Presentation on theme: "CRITICS OF INDUSTRIALIZATION By: Micah Matthews, Kathy Hill, Maddie Lawry, Madison Curley, Megan Vanderkooi, and D’Edtra Rogers."— Presentation transcript:
CRITICS OF INDUSTRIALIZATION By: Micah Matthews, Kathy Hill, Maddie Lawry, Madison Curley, Megan Vanderkooi, and D’Edtra Rogers
Poverty in Industrial Societies Poverty concentrated in cities SCARY Workers had more $ then peasants, but had to pay for everything @ high prices. “social safety net” for peasants, opposite of a worker’s life Worker’s Poverty Dependent on success of enterprises and economy Unreliable credit Overproduction Did not experience famine in the industrialization period Major difference in living conditions of factory owners and their workers Capitalism - economic system characterized by private property and a market economy developed by industrialization in the 19 th and 20 th century
Early Socialists Liberals- Wanted free market Elitists- Wanted wealthier and better educated society to play a large role in politics, but believed that people should have the same social and economic rights. Egalitarianism-All people should have equal political and social rights. Radicalism- Political and social change. Socialism- Aimed to end industrial poverty by sending profits throughout society. Utopian Socialists- Believed the profits of industrialization should be used to improve living conditions throughout society.
Continued… Saint-Simon New Christianity Charles Fourier (Phalanges) Robert Owen- Fourier who believed in inherited goodness of human nature. Utopian socialist who attempted to build cooperative communities. Advocated women’s rights, and equality and thought that Bourgeois marriage as a form of prostitution. Built community in New Harmony Indiana, for factory workers, and gave them free housing, and schooling for their kids.
Karl Marx Middle Class socialists thinker from western Germany Studied under G.W.F. Hegel at university in Bonn and Berlin Passionate Personality- gained many friends but many enemies Quest to change the world-go beyond philosophy Communism- Marx’s radical political philosophy advocating the abolition of private property and an inevitable violent workers’ revolution Book- Communist Manifesto- 1848, in collaboration with Friedrich Engels Free education for all children, abolition of state of inheritance and landed property, state control of credit and transportation, and progressive income tax
The Controversy Religion The thought of scientific fact overruling scripture was outcast by the Church Jewish boys in shtetls were punished if they were caught reading “modern” authors Traditional Jews believed that the Torah, Talmud, and other works supplied enough human knowledge Science Many Europeans accepted scientific beliefs, but continued to believe in a Supreme Being Some turn atheist Many begin to question human existence Conclusion: People began to understand that the Bible in a more symbolic rather than literal way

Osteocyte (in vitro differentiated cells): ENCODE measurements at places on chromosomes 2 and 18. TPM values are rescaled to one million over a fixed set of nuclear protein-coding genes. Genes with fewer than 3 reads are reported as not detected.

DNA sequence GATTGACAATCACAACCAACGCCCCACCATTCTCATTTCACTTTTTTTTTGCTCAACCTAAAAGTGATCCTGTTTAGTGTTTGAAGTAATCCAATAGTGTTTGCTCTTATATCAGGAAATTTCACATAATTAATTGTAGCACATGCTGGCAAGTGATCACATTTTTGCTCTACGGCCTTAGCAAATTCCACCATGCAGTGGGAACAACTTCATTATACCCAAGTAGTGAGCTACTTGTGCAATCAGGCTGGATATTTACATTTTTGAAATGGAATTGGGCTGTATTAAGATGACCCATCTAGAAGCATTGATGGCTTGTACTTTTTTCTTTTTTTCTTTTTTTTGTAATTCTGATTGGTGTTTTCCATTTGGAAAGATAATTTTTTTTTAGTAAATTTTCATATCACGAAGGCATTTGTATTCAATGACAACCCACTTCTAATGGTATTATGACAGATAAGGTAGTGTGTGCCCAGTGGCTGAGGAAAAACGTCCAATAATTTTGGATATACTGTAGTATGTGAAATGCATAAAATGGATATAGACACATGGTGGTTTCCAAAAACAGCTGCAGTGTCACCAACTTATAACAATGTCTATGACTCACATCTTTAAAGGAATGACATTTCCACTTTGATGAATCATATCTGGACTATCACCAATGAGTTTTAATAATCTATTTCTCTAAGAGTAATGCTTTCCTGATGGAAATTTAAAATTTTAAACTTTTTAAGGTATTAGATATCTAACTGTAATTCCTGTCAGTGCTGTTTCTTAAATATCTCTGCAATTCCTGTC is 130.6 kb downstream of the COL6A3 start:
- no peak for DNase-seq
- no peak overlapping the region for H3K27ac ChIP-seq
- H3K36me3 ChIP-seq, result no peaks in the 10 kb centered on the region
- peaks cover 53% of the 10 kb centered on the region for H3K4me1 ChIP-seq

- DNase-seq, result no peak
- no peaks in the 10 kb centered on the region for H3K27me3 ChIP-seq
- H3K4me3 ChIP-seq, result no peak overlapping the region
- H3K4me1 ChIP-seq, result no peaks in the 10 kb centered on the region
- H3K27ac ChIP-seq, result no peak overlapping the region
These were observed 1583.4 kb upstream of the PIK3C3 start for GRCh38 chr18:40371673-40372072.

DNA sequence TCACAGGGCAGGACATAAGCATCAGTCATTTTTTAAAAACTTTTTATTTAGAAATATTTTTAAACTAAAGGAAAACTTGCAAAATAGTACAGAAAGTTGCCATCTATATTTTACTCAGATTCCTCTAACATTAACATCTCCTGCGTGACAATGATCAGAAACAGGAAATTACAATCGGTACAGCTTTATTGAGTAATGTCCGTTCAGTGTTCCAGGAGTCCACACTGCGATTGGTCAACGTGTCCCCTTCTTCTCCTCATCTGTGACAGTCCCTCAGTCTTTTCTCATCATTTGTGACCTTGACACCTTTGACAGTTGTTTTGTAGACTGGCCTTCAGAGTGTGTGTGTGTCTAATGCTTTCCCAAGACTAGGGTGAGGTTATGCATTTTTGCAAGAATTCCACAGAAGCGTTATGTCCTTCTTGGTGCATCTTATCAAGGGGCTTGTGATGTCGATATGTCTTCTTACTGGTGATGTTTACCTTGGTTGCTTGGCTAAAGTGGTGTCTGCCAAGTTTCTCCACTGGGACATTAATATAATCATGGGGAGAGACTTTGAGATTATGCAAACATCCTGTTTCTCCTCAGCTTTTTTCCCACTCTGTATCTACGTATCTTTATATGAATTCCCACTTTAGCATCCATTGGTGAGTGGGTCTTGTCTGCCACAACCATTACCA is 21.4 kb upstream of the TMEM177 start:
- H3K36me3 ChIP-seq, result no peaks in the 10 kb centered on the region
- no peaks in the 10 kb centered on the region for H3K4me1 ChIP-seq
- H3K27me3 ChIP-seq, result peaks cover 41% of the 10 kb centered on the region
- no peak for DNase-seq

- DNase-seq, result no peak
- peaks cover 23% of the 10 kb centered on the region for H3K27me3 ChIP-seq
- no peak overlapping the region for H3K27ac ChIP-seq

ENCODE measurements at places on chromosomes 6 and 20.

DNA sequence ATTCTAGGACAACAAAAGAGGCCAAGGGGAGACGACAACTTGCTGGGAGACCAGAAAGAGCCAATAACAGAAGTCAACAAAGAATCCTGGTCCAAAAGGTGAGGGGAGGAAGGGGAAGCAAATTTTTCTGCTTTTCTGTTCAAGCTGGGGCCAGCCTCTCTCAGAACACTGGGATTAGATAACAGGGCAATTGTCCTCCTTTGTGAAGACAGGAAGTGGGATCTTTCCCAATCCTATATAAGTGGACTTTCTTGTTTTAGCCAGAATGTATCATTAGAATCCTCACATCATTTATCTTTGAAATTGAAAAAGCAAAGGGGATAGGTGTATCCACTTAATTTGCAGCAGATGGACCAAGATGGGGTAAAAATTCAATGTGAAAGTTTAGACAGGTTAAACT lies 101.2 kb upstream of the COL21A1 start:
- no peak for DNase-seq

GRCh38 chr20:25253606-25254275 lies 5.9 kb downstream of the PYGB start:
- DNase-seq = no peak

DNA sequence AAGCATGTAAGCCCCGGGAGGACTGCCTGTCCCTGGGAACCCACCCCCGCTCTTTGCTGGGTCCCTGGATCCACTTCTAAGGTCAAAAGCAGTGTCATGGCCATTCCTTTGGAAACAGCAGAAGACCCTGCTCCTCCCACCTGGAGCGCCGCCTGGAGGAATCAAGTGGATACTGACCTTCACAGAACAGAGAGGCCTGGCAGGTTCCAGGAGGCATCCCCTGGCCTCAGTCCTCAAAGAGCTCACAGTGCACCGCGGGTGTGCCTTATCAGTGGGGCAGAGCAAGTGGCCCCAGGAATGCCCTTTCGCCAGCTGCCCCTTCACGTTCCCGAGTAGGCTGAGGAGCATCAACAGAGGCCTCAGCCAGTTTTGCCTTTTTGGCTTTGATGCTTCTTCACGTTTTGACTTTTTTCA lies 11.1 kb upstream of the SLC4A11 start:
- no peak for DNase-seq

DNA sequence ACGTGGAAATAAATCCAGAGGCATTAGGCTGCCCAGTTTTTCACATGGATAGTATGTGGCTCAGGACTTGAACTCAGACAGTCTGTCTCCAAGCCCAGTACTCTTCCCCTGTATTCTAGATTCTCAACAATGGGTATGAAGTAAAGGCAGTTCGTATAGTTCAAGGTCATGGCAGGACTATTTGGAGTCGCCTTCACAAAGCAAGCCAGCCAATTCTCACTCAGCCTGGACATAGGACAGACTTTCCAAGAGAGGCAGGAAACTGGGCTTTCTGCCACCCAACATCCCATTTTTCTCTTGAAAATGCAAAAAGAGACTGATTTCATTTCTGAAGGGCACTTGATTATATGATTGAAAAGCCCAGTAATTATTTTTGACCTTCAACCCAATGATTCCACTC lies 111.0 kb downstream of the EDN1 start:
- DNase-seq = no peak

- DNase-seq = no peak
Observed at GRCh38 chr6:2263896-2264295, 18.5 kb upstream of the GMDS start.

Critiques of Reason Before the twentieth century started, less and less people invested time in scientific advances One person who continued to further scientific research was Friedrich Nietzsche He was a German philosopher who revised human ethics and was notorious for his hatred for mass society He hated the mass society so much that he nicknamed it the "common herd" and summoned people to resist it He wrote The Birth of Tragedy in 1872 about his experience in the Franco- Prussian War His passionate argue gained him popularity all over Europe He continued to produce poetry, essays, and books about personal freedom, which lashed out against democracy, German nationalism, anti-Semitism, and traditional more standards He pushed people to find their own freedom in radical ways that included admitting that "God is dead“ With morals like these he was praised by the Nazis
Critiques of Reason Sigmund Freud was a psychiatrist who continued philosophy into the twentieth century He emphasized the role of fundamental and rational drives in the human mind He studied medicine and during the 1890's noticed a symptom in many of his women patients that could not be explained as a physical illness Through this discovery he introduced the theory of repression, a theory that memories and desires not acknowledged by a person's conscious thought can lead to physical and mental disorders He looked to find a treatment by studying the conscious and subconscious mind of psyche and concluded that dreams were a key to the repressed desires that existed at a subconscious level To explain this he divided the psyche into three components: the id, ego, and superego The id consists of drives and desires The ego shows how reality can be altered The superego describes how values and behavior matures as a person grows older He concluded that when these three are unbalanced repression occurs